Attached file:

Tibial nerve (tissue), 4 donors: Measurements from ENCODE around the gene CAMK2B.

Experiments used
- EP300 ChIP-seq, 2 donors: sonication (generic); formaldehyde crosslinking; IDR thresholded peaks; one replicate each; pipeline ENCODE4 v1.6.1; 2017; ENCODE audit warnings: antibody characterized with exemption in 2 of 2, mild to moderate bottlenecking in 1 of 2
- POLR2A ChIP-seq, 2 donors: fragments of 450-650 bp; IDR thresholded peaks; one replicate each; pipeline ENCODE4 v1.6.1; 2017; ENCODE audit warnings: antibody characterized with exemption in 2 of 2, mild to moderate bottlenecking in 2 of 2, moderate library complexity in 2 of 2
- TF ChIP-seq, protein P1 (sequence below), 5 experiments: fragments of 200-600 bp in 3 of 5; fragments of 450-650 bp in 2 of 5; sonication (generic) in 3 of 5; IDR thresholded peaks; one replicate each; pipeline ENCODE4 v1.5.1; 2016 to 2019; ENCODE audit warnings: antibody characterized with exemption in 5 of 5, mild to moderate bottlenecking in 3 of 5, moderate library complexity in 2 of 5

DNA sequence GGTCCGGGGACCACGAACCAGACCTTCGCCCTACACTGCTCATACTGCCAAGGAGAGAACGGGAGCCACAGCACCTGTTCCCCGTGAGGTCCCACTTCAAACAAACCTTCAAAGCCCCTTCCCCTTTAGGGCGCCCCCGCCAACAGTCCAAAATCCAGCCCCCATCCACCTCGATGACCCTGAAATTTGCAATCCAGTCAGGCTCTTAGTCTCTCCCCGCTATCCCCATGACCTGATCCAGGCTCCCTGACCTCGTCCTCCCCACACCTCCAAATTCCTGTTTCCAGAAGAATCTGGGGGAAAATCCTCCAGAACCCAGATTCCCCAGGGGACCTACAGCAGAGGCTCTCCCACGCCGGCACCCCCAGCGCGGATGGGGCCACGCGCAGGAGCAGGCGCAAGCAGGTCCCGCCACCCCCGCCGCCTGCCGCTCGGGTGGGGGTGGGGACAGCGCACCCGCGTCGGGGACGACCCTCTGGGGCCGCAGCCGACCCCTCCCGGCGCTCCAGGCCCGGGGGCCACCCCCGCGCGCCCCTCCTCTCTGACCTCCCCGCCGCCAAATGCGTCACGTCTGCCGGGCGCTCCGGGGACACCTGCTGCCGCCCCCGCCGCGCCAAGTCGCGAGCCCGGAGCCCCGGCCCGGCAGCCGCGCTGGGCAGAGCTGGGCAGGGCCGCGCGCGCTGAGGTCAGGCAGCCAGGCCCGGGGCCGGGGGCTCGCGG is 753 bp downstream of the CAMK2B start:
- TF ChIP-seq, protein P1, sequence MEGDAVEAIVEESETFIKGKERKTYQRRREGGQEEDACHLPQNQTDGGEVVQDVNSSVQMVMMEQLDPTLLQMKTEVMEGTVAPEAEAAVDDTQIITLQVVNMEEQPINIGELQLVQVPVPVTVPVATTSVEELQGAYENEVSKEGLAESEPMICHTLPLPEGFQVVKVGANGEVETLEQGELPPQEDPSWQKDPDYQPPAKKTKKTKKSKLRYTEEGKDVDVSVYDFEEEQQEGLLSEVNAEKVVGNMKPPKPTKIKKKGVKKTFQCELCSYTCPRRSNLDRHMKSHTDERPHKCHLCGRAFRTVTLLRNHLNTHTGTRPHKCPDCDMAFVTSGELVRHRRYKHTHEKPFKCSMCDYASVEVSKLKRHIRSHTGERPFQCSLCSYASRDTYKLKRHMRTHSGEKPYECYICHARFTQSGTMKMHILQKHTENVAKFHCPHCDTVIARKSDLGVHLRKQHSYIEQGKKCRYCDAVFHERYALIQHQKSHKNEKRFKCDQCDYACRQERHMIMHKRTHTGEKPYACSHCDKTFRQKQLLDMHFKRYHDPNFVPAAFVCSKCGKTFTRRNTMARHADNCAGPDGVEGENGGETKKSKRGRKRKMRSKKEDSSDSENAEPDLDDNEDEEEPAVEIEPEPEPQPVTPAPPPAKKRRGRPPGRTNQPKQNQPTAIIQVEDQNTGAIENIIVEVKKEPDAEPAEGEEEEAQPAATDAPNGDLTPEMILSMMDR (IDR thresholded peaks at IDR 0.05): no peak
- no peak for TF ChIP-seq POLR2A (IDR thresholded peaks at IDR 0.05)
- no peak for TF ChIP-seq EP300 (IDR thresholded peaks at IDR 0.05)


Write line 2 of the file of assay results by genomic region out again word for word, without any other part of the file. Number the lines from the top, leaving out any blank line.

Experiments used